Are you struggling to talk to someone with dementia?
Ellen takes care of her mother Betty. Betty has mid-stage Alzheimer’s disease. Ellen often finds herself frustrated, trying to get Betty to do something, or in even talking to her.
Betty struggles to be independent, or as Ellen says she’s “independently dependent.” And has been even before there were any Alzheimers symptoms.
This recent article suggests some ways to communicate with a loved one with Alzheimer’s…
Ten Tips for Communicating with an Alzheimer’s Patient
February 22, 2012 3:12 PM
Do not argue with them. It gets you nowhere…
By Carole Larkin
Alzheimer’s Reading Room
Ever feel like your loved one is ignoring you or that you just weren’t getting through to your loved one? Try some of these tips to see if they help.
Tips for communicating with a mid-stage (or later) Alzheimer’s patients.
- Make eye contact. Always approach them face-to-face and make eye contact. Use their name if you need to. It is vital that they actually see you and that their attention is focused on you. Read their eyes. Always approach from the front as approaching and speaking from the side or from behind can startle them.
- Be at their level. Move your head to be at the same level as their head. Bend your knees or sit down to reach their level. Do not stand or hover over them – it is intimidating and scary. They can’t focus on you and what you are saying if they are focused on their fear.
- Tell them what you are going to do before you do it. Particularly if you are going to touch them. They need to know what is coming first so that they don’t think that you are grabbing them.
- Speak calmly. Always speak in a calm manner with an upbeat tone of voice, even if you don’t feel that way. If you sound angry or agitated, they will often mirror that feeling back to you and then some.
- Speak slowly. Speak at one half of your normal speed when talking to them. Take a breath between each sentence. They can not process words as fast as non-diseased people can. Give them a chance to catch up to your words.
- Speak in short sentences. Speak in short direct sentences with only one idea to a sentence. Usually they can only focus on only one idea at a time.
- Only ask one question at a time. Let them answer it before you ask another question. You can ask who, what, where and when, but NOT why. Why is too complicated. They will try to answer, fail and get frustrated.
- Don’t say “remember”. Many times they will not be able to do so, and you are just pointing out to them their shortcomings. That is insulting, and can cause anger and/or embarrassment.
- Turn negatives into positives. For example say “Let’s go here” instead of “Don’t go there”. Be inclusive and don’t talking down to them as if they were a child. Respect the fact that they are an adult, and treat them as such.
- Do not argue with them. It gets you nowhere. Instead, validate their feelings, by saying” I see that you are angry (sad, upset, etc…). It lets them know that they are not alone and then redirect them into another thought. For example “It sounds like you miss your mother (husband, father, etc…). You love them very much, don’t you? Tell me about the time…” Then ask for one of their favorite stories about that person).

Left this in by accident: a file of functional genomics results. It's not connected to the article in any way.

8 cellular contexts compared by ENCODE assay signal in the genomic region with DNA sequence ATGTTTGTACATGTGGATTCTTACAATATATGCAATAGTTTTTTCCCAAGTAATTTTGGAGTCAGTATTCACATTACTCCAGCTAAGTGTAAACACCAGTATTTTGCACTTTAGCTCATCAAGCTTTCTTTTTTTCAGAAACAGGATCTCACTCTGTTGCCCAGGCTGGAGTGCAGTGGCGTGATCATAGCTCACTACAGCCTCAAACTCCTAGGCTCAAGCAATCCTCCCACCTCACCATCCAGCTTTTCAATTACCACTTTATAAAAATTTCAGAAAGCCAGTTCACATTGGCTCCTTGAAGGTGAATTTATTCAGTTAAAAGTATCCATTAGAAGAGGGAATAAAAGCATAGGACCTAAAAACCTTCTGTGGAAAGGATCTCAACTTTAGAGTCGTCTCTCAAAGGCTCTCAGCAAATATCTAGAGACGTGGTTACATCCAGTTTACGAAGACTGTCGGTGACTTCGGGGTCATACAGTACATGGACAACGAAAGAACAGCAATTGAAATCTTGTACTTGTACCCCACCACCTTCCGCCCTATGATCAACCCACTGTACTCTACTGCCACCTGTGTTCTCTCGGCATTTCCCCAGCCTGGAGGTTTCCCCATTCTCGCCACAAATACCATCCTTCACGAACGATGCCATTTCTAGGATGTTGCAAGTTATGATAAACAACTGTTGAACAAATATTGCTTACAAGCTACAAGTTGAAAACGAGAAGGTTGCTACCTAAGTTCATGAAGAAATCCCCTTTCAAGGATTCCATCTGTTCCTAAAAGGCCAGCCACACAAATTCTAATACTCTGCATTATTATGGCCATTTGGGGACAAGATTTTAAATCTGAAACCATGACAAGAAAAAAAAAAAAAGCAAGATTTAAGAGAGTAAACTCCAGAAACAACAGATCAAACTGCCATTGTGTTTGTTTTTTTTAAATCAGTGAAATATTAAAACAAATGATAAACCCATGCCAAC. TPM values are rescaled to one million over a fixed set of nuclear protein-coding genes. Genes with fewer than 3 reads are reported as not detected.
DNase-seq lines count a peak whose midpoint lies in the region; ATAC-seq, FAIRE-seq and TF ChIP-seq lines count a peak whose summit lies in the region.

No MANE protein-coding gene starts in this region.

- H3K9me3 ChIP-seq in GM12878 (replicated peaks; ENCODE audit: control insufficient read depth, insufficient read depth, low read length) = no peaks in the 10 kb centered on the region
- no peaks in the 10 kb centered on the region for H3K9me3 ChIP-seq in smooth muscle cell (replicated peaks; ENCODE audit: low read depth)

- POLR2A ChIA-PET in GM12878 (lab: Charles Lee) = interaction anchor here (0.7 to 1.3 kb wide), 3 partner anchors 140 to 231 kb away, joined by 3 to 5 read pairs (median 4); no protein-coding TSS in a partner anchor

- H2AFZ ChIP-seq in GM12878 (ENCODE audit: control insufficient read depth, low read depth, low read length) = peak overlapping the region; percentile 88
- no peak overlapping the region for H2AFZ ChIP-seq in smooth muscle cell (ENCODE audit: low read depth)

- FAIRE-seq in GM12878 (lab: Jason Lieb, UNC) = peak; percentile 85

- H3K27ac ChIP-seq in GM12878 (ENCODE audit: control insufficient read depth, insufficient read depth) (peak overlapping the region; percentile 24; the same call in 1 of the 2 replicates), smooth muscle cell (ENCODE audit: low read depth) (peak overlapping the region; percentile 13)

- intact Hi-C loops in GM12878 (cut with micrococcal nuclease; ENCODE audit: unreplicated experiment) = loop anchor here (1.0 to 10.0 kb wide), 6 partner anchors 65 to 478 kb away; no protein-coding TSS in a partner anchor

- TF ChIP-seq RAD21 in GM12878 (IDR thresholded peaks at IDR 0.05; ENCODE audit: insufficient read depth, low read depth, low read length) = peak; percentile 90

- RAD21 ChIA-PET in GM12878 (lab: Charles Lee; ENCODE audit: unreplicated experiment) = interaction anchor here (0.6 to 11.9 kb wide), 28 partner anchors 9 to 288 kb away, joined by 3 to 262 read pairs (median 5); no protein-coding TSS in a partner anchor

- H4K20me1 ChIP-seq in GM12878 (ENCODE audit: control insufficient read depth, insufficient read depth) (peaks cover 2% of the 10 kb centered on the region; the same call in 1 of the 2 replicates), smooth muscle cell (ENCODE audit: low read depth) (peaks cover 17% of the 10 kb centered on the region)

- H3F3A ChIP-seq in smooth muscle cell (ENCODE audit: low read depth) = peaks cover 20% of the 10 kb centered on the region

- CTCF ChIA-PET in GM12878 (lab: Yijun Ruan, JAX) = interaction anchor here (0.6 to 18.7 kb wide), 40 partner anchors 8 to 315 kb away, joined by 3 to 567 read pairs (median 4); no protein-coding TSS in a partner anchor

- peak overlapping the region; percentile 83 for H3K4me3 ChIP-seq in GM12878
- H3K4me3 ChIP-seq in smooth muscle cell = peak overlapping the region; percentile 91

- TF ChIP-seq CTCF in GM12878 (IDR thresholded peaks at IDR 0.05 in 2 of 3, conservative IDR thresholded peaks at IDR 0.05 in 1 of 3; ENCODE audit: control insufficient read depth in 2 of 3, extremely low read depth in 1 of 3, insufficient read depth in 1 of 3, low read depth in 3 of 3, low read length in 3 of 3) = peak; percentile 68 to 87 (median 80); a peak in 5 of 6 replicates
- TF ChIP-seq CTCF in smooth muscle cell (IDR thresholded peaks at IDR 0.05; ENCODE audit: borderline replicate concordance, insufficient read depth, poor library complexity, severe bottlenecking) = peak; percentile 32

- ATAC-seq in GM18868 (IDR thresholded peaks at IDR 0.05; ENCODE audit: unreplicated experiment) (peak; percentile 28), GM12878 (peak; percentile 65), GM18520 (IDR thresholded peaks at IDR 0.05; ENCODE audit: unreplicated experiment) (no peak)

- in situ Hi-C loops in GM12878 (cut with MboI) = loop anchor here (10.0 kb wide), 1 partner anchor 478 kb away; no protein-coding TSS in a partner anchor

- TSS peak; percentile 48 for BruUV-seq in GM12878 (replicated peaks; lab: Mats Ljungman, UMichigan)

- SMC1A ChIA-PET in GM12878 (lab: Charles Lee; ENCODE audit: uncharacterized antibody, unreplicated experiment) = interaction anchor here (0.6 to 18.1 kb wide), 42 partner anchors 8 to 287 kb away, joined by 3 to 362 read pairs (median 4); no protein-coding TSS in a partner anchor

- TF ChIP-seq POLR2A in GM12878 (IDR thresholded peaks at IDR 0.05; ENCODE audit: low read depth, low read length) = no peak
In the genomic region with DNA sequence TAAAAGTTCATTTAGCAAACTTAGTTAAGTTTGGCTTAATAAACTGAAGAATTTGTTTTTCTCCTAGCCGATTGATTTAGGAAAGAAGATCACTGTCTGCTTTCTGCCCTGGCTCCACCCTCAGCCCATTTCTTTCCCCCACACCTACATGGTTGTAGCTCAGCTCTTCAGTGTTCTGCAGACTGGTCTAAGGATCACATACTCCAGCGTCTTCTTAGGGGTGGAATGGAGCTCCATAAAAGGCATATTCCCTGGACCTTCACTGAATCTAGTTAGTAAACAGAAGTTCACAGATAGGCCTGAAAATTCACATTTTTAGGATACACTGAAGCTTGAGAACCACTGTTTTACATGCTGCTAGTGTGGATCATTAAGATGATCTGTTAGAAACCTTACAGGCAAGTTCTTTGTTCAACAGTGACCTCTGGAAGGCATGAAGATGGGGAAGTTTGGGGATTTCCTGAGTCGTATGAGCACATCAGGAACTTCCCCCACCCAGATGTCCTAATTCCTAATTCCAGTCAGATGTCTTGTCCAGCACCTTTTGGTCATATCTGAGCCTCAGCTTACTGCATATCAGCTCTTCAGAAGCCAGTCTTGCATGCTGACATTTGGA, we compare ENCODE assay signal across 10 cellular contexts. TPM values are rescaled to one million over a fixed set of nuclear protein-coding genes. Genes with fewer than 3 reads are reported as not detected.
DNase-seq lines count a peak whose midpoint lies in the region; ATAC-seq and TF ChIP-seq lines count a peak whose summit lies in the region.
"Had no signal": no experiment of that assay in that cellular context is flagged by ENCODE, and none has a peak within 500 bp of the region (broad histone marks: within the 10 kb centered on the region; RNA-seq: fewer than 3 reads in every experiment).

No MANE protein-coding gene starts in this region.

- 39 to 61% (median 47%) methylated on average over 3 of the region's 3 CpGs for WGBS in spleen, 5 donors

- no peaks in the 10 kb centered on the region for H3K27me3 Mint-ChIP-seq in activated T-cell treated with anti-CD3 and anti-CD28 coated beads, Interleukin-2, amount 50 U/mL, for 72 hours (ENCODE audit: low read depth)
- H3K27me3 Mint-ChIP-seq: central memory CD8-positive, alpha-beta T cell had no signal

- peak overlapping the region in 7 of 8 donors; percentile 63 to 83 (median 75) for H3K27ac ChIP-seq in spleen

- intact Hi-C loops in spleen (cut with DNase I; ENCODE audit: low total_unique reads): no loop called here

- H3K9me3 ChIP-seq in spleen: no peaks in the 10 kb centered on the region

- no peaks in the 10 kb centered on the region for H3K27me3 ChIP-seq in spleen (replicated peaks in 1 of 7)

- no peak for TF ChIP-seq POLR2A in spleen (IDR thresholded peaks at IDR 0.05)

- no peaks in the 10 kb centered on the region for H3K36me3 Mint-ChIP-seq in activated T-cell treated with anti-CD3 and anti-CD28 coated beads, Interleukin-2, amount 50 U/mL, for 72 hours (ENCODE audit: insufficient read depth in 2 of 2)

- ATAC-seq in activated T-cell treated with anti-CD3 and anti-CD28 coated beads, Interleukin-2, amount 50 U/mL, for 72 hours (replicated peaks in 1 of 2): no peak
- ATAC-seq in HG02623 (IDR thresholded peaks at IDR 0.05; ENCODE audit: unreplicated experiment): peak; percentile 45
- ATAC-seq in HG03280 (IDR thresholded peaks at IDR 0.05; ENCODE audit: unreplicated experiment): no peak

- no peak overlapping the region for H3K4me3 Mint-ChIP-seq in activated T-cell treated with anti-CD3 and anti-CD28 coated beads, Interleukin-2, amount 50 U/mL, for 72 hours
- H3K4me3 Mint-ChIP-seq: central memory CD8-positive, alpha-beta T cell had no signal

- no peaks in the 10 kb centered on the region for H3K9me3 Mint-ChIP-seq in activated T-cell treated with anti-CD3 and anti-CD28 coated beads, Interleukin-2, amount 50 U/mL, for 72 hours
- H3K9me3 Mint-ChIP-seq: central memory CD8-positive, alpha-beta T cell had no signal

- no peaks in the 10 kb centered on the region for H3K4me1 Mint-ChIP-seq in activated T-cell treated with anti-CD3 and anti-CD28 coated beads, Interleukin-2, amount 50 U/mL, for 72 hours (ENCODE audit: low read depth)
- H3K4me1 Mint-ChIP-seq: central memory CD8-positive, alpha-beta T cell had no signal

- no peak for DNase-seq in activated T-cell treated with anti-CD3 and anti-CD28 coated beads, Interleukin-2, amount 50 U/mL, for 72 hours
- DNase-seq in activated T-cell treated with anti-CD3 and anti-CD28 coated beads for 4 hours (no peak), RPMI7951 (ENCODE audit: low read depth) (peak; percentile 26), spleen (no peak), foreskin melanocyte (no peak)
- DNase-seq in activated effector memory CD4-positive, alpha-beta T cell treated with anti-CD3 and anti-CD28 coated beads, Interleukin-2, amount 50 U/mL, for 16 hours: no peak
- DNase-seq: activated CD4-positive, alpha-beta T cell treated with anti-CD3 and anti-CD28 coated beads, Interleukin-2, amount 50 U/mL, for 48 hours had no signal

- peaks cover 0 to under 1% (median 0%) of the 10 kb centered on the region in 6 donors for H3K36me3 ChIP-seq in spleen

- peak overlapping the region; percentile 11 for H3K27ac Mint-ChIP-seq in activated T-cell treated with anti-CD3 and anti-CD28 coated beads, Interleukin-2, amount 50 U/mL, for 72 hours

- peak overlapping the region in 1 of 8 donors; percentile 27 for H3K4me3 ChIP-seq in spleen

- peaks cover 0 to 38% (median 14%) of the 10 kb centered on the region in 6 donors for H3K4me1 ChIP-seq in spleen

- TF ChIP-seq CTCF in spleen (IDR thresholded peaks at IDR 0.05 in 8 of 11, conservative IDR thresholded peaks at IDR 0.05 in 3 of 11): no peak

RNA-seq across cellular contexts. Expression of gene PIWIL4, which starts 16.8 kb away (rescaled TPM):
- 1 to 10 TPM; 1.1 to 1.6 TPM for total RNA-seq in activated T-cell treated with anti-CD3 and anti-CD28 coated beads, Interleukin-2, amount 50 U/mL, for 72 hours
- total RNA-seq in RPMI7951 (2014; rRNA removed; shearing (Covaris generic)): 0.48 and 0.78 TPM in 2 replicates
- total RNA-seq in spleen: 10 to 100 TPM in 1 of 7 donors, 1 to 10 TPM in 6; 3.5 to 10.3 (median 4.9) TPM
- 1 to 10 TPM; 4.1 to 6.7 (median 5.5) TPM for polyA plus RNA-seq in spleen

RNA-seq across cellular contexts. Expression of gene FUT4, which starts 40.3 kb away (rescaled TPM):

These suggestions are excellent.
Make eye contact can be vital. Looking into her eyes can help her focus on you. And faces are important! They eyes have been described as “the window to the soul.” And for good reason.
Be at her level – or lower. Most of the time being on the same level works. Sometimes though getting lower than her so she looks down on you is less threatening. If she’s upset and getting on the same level doesn’t work, you might try getting lower. My mother didn’t have Alzheimer’s disease, but I did routinely soak and wash her feet. And to do it, I would get on the floor at her feet. It was one of the gentlest things I did, since her feet were fragile. It is also the one thing that always brought a smile to her face and she enjoyed.
Telling your loved one what you are going to do before you do it can allow her to process the information. Speaking calmly, slowly and phrasing things positively all add to the calm positive atmosphere you want to create. It makes living with someone with dementia SO much easier! 😉
Sometimes in caring for someone with dementia you need to remember to “think outside the box,” which can be a matter of stopping and looking at the situation differently.
Because your loved one may not be able to express herself, you may find yourself with a frustrated or even angry person. And it could be due to a medical condition like an undiagnosed urine infection, pain, or just frustration in not remembering or being able to communicate well.
Or it can be something else.
Sometimes you need to be a detective to figure it out. It can be the same as taking care of a young child who does not yet have the vocabulary to tell you what’s wrong.
Do you see how this happens?
It’s okay to find a solution that seems out of the ordinary. Someone with dementia doesn’t think the same way she did before the dementia.
Cues from the environment – sights, sounds, smells, and more – are not processed the same as a “normal” brain. So the conclusions can be quite different than what you would conclude.
And that can lead to…?
Yes, frustration…anger…and more.
Many negative emotions.
So, now do you see why staying calm and positive can be so important?
It can help to defuse a frustrating situation. As can humor.
Often a laugh can help break the tension. Even if your loved one doesn’t laugh with you, she can see that you are not upset. And that can help, too.
Are you feeling tried and frustrated yourself?
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To your healthy and happy caregiving,
Ina Gilmore, M.D. (Retired)
“The Knitting Dr.”
Bestselling Author of “What Do I Say In a Sympathy Card?”
Creator of A HEART PLAN